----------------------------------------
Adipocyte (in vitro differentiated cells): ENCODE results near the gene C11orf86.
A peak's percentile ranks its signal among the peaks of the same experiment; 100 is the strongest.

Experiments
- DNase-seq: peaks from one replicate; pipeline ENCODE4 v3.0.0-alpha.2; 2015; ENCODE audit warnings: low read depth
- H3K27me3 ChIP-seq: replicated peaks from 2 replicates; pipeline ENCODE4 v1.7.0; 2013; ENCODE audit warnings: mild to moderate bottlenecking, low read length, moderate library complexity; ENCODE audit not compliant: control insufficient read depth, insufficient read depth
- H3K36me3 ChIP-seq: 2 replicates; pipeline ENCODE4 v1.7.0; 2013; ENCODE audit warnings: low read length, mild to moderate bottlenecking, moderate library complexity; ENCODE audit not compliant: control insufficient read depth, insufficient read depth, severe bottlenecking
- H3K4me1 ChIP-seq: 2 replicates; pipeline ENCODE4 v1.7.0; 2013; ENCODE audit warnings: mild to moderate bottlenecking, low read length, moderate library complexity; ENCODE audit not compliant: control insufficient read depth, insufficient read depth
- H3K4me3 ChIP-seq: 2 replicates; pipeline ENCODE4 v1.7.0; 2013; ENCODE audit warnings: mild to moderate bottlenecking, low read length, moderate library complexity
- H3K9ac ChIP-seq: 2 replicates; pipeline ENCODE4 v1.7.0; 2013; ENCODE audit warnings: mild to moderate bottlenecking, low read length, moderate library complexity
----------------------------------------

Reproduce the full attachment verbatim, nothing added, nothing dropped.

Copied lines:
Adipocyte (in vitro differentiated cells): ENCODE results near the gene C11orf86.
A peak's percentile ranks its signal among the peaks of the same experiment; 100 is the strongest.

Experiments
- DNase-seq: peaks from one replicate; pipeline ENCODE4 v3.0.0-alpha.2; 2015; ENCODE audit warnings: low read depth
- H3K27me3 ChIP-seq: replicated peaks from 2 replicates; pipeline ENCODE4 v1.7.0; 2013; ENCODE audit warnings: mild to moderate bottlenecking, low read length, moderate library complexity; ENCODE audit not compliant: control insufficient read depth, insufficient read depth
- H3K36me3 ChIP-seq: 2 replicates; pipeline ENCODE4 v1.7.0; 2013; ENCODE audit warnings: low read length, mild to moderate bottlenecking, moderate library complexity; ENCODE audit not compliant: control insufficient read depth, insufficient read depth, severe bottlenecking
- H3K4me1 ChIP-seq: 2 replicates; pipeline ENCODE4 v1.7.0; 2013; ENCODE audit warnings: mild to moderate bottlenecking, low read length, moderate library complexity; ENCODE audit not compliant: control insufficient read depth, insufficient read depth
- H3K4me3 ChIP-seq: 2 replicates; pipeline ENCODE4 v1.7.0; 2013; ENCODE audit warnings: mild to moderate bottlenecking, low read length, moderate library complexity
- H3K9ac ChIP-seq: 2 replicates; pipeline ENCODE4 v1.7.0; 2013; ENCODE audit warnings: mild to moderate bottlenecking, low read length, moderate library complexity